The leadership of the Congress in Mumbai has been virtually split down the middle for years. It took three months now to appoint a replacement for Deora who resigned immediately after the LS debacle. Eknath Gaikwad, the acting president, the old-world grass-roots leader from Dharavi and former MP, is hardly the sort who inspires a new generation, or connects with a fast-transforming city of stark contrasts. He is gamely trying to hold a crumbling house together, but his skill sets do not quite match the job profile.

It’s in Kripashankar Singh’s resignation drama that the innards of the party lie bare.

Once a machine operator who claimed to have also hawked vegetables on the streets of Bombay, this migrant from Jaunpur worked and networked to become a legislator in the Maharashtra Assembly, a junior minister in Congress-led government, and the Mumbai Congress chief, till his star was eclipsed by corruption scandals and disproportionate assets (DA) cases. Singh also claimed to represent – and not wholly wrongly either – that his was the voice of the UP-Bihar migrant in Mumbai who were on the ‘hate lists’ of the Shiv Sena and Maharashtra Navnirman Sena.

Eventually, the Congress imported the Sena’s Sanjay Nirupam, of Bihari origin, and invested in his ability for street-fighting and pugnacious attitude, to stem the rising tide of the BJP – the party of natural choice for many Hindu migrants from UP and Bihar – and the two Senas. The scandals, DA cases and Nirupam’s rise marginalised Singh politically, though he moved from a modest Mumbai middle-class flat to owning a floor in a suburban building, to settling down in the city’s toniest suburb. His son, a commercial pilot and investor, made good too. Singh has been seen with BJP’s top brass in recent months. The writing was on the wall.

Did Singh Really Quit Over Cong’s Stance on Article 370 Being Abrogated?

However, the manner of Singh’s resignation speaks volumes. On Tuesday, he was in New Delhi along with a battery of senior leaders from the city to participate in the Congress screening committee meetings for the Assembly election. The Congress plans to contest 29 of the 36 seats; the NCP will fight on seven. The shortlisted names were apparently discussed, all Mumbai leaders had their say, and the follow-up meeting was scheduled for the next day. Singh stepped out, complained that he was not allowed to speak on the Narendra Modi government’s reading down of Article 370 in that meeting, and cited it as his reason to resign from the party.

It’s almost as if the party has given up on Mumbai — ceding ground in the ‘90s to the Shiv Sena, and more recently to the BJP.

Why was he in that meeting, why did the screening committee head, Jyotiraditya Scindia, welcome his inputs? Was the party unaware or merely uncaring? The incumbent chief Gaikwad shrugged off the entire episode. When MLA Kalidas Kolambkar had quit to join the BJP, there was no party chief in Mumbai to even give a reaction to the media. Other MLAs are in the queue too. The Congress’s national spokesperson based in Mumbai, Priyanka Chaturvedi, resigned to join the Shiv Sena earlier this year. Meanwhile, the NCP’s Mumbai unit chief Sachin Ahir quit to join the Sena.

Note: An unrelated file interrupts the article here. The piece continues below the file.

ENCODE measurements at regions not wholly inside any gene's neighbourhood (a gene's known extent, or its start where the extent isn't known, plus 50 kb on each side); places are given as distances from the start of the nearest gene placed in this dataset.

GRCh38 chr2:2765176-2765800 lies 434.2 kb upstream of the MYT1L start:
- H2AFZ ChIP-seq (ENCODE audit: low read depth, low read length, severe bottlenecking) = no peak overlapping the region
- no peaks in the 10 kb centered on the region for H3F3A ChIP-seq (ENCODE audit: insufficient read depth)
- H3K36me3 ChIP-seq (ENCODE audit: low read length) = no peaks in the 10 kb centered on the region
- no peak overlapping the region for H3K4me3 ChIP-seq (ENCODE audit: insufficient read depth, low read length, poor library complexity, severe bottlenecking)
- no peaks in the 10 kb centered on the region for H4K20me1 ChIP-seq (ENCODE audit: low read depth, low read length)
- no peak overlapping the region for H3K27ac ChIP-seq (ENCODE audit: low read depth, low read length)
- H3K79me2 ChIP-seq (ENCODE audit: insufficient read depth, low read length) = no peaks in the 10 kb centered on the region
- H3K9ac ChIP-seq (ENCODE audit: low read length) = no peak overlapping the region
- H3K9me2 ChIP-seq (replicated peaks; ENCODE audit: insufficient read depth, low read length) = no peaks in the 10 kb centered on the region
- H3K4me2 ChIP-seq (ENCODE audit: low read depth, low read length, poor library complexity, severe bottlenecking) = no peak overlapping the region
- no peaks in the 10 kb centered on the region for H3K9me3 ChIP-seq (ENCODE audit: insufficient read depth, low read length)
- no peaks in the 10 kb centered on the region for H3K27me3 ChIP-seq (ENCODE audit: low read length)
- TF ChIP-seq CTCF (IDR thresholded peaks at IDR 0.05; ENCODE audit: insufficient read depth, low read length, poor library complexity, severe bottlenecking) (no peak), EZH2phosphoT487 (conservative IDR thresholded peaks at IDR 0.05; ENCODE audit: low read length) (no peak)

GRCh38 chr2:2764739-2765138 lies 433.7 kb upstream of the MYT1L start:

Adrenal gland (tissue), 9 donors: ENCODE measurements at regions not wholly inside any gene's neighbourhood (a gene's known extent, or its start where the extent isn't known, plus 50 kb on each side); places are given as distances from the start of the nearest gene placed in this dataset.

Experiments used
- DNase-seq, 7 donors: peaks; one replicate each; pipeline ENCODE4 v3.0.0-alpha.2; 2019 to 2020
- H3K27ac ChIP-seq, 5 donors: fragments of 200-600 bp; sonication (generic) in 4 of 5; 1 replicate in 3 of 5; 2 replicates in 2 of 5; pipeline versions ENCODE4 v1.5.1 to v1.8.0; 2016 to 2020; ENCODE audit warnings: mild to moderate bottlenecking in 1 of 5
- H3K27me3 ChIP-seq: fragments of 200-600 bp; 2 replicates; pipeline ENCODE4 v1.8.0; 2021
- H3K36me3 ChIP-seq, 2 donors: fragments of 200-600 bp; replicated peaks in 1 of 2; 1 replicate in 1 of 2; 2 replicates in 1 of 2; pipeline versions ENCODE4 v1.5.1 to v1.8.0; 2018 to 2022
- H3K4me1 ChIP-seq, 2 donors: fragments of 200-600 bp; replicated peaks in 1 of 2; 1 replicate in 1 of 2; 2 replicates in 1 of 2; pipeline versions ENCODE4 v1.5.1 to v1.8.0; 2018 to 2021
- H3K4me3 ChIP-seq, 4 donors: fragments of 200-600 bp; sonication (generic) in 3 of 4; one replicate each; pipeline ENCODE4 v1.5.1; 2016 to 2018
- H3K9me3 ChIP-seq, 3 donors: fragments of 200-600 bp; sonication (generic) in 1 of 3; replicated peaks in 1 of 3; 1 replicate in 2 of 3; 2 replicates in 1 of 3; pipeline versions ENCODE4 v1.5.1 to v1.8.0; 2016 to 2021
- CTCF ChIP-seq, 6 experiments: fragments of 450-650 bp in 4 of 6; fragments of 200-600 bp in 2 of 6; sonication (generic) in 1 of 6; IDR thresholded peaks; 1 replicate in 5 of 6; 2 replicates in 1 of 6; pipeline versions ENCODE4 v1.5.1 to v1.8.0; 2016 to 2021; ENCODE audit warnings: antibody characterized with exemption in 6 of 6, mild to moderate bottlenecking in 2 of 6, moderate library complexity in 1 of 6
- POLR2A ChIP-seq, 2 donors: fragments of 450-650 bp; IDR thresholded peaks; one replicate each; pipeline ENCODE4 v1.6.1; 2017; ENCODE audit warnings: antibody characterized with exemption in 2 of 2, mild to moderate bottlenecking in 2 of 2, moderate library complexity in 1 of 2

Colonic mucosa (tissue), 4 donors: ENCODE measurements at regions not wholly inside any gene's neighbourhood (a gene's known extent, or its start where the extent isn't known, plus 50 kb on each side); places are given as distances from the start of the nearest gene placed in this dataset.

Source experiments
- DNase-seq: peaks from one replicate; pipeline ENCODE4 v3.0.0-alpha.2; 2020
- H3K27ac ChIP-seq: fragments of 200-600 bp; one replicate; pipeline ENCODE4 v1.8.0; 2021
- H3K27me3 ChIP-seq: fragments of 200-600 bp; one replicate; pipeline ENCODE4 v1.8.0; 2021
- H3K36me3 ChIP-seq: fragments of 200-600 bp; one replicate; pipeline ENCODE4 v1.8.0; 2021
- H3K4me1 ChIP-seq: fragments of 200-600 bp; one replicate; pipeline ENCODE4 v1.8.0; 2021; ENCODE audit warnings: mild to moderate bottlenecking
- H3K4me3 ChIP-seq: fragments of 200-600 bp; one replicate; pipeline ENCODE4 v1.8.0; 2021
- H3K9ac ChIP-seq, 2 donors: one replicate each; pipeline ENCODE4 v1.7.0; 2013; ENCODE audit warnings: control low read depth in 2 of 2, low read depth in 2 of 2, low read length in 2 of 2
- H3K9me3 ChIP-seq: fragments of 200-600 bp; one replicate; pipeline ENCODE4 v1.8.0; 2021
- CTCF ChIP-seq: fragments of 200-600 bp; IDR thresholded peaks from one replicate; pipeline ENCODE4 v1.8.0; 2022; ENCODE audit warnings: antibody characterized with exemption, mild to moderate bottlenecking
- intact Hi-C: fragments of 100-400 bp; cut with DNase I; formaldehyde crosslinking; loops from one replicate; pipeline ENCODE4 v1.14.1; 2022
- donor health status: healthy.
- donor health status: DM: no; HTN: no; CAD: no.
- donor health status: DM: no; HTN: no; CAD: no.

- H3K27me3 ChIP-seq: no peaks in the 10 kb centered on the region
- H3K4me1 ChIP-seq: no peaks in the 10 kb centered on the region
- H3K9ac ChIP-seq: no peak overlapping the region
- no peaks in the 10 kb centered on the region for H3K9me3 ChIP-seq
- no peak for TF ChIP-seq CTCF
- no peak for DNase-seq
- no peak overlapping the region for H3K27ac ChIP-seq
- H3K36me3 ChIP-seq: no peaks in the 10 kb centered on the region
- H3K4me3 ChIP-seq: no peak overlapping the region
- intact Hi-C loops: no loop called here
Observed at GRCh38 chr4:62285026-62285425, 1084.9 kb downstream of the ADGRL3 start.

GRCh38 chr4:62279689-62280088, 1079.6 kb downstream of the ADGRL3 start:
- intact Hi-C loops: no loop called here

Congress Has Lost Touch With Fast-Changing Mumbai

In private conversations, Mumbai’s Congress leaders speak of “an internal crisis” brewing for years, which was exacerbated by the debacles in 2014 and 2019 LS elections – in which the party did not win any of the six seats in the city – and the subsequent leadership vacuum left by Rahul Gandhi’s resignation from the party president’s post. Neither Gandhi nor senior national leaders made their presence felt in the city in the 2019 LS campaign.

It’s almost as if the party has given up on Mumbai — ceding ground in the ‘90s to the Shiv Sena, and more recently to the BJP.

There is hardly any doubt that the Congress has lost most of its connect with a rapidly-transforming Mumbai. The city’s demographics, dominant professions, rhythms, composition of middle-classes, their expectations have been in the grip of major transformations in the last decade. The Congress has been unable or unwilling to keep pace. Its messaging is uninspiring or non-existent in the face of a permanently primed-up communications machinery of the BJP and Sena.

Some of this may have to do with the internal structure in which the city unit president is an island in himself with direct access to the party president, and does not need to work in tandem with state leaders. It worked well when the party was powerful. In the last few years, this has meant an isolation and lack of intellectual-political inputs.

Some of this obviously has to do with the general drift in the party at the top to an extent that most Congress workers – the few who still visit neighbourhood party offices – do not know what the party stands for or cannot articulate it. Besides, its resources are clearly not plentiful any more.

Mumbai’s Congress leaders are not looking forward to the next six weeks. Has the Congress in Mumbai imploded? Well, its current state matches the definition of an implosion.

(Smruti Koppikar, Mumbai-based independent journalist, editor and chronicler, has reported on politics, terror attacks, gender and development for nearly three decades. She tweets @smrutibombay. This is an opinion piece and the views expressed above are the author’s own. The Quint neither endorses nor is responsible for the same.)